Trump's practice of ripping all journalists is dangerous

At the big rally in Topeka recently at the Kansas Expocentre, attended by more than 11,000 people, mostly Kansans, we learned in person what it felt like when President Donald Trump references “the news media’’ – like he does on TV - as the perpetuators of “fake news’’ and untruths.

We were on a stage at the opposite end of President Trump’s stage, on the ground floor, grouped with all of the other print, TV and radio reporters and photographers.

In this group of journalists (from publications, TV stations and radio stations big and small), the nationally broadcasted TV commentators from CNN and the editorial writers for The New York Times and The Washington Post and other national news commentators that President Trump often feuds with were nowhere to be found.

Like he always does, President Trump lumped everyone in the news business in the same derogatory category, regardless of whether we have ever written or talked negatively about him or his administration. President Trump pointed to where we were watching the rally, called us all “the fake news’’ and then everyone in the Expocentre turned around and booed and hissed at us like we were exhibits at a zoo. In a sense, that is exactly what we were.

I have been a community journalist for 38 years, and at the Trump rally in Topeka, I felt that I might be in imminent danger just because I was a journalist. I have never had that feeling before.

If I could talk to the President, I would tell him that it is not fair to lump everyone he disagrees with in the news businss in the same category. If I could, I would tell the President directly that when he reads or hears untruths about him or his administration, he needs to utilize journalists to inform U.S. citizens just exactly what the untruths are and just exactly who or what is spreading the untruths. To not address the exact story and the exact news source that he disputes is just laziness.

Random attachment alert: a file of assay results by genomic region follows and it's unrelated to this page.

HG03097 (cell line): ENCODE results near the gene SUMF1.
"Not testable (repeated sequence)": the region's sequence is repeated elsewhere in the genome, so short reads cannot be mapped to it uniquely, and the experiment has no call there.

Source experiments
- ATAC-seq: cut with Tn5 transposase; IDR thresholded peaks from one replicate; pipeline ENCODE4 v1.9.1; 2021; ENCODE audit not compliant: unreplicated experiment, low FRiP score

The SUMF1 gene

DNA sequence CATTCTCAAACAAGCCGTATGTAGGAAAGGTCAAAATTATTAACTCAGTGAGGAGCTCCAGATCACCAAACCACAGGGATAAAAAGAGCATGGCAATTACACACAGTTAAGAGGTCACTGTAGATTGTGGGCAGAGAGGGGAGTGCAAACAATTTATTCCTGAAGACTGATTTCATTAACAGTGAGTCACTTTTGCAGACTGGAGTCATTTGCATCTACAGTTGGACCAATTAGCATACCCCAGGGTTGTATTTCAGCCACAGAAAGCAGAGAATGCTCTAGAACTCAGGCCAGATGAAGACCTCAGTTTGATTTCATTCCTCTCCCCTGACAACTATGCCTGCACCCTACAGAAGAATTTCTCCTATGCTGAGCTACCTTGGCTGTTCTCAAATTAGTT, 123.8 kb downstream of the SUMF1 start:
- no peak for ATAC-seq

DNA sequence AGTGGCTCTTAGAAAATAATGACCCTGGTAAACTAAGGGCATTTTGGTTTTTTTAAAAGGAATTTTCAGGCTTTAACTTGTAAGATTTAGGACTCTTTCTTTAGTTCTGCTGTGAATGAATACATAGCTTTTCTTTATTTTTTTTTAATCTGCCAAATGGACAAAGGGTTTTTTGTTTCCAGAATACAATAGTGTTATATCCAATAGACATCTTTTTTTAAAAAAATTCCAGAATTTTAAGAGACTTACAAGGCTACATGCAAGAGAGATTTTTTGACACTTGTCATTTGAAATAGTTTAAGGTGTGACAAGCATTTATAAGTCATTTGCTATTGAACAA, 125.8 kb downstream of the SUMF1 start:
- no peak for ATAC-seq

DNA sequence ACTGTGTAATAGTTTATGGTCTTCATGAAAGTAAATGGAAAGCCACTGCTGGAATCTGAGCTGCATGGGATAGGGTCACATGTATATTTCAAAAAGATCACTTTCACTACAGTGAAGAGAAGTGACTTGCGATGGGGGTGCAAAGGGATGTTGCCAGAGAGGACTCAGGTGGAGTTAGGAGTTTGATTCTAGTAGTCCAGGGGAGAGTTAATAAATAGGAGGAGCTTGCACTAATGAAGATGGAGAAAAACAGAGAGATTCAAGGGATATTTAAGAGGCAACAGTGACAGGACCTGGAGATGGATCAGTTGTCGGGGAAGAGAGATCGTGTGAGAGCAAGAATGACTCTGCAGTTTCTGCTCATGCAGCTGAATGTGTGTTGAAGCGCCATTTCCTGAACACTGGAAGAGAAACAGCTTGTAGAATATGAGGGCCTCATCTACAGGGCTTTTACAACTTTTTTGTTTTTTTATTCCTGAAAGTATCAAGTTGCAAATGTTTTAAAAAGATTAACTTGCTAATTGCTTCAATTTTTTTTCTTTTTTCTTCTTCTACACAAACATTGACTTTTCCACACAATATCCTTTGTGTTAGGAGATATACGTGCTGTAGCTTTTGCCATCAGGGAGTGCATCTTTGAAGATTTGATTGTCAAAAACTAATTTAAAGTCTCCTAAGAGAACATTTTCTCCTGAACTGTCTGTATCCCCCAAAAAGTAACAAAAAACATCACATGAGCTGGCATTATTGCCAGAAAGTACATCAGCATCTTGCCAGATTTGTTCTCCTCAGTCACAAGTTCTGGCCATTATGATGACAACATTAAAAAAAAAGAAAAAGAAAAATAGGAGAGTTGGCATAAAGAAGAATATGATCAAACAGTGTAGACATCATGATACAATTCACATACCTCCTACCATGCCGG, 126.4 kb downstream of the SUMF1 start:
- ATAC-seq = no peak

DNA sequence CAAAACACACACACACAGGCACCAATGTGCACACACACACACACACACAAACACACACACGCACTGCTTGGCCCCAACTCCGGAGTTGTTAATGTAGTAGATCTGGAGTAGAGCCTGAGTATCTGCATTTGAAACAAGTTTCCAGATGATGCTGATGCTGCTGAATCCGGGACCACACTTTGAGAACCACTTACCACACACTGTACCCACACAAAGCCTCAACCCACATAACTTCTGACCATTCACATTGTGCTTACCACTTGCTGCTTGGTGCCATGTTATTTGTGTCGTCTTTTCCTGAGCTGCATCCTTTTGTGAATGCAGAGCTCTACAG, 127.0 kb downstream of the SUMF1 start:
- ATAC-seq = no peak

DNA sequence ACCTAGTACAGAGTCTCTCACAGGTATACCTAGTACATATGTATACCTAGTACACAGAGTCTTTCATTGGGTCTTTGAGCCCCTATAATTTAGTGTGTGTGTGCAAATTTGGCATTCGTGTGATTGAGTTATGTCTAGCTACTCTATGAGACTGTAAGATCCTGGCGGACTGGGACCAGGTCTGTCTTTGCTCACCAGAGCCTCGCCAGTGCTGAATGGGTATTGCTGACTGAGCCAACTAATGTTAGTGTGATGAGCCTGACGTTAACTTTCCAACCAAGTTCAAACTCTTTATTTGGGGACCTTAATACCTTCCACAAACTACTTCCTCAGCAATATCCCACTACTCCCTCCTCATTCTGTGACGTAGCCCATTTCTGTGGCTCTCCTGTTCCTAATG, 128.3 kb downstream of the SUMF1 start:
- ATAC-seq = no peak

If the President continues his blanket condemnation of all journalists – instead of just the ones he has a problem with – some innocent, hard-working people (the kind of people that President Trump says are his kind of people) are going to get hurt, maybe even killed one of these days.

No one can dispute the many positive things that the President has been able to achieve for the country, so far. These achievements make me believe that, if he wants to, he can successfully use the same skills to dispel specific untruths when they are lodged against him.

My suggestion for all citizens, until the President learns how to be more specific with his criticism of journalists, is to just substitute the words “bad news’’ every time he says “fake news.’’ Clearly, the only news that the President is calling “fake’’ is the news that somehow – in his mind – makes him look bad.

I will be the first one to agree that some of the opinions voiced on TV are just plain lies and untruths. The President and all U.S. journalists need to be held to higher standards. Where I come from, we respect the office of the President, In return, we expect the President to adhere to the discipline and manners befitting the office.

I can guarantee you that 99.9 percent of all professional journalists strive to report the news fairly, accurately and objectively and take great pride in that.                     

The Holton Recorder

109 W. Fourth St.
Holton, KS 66436
Phone: 785-364-3141

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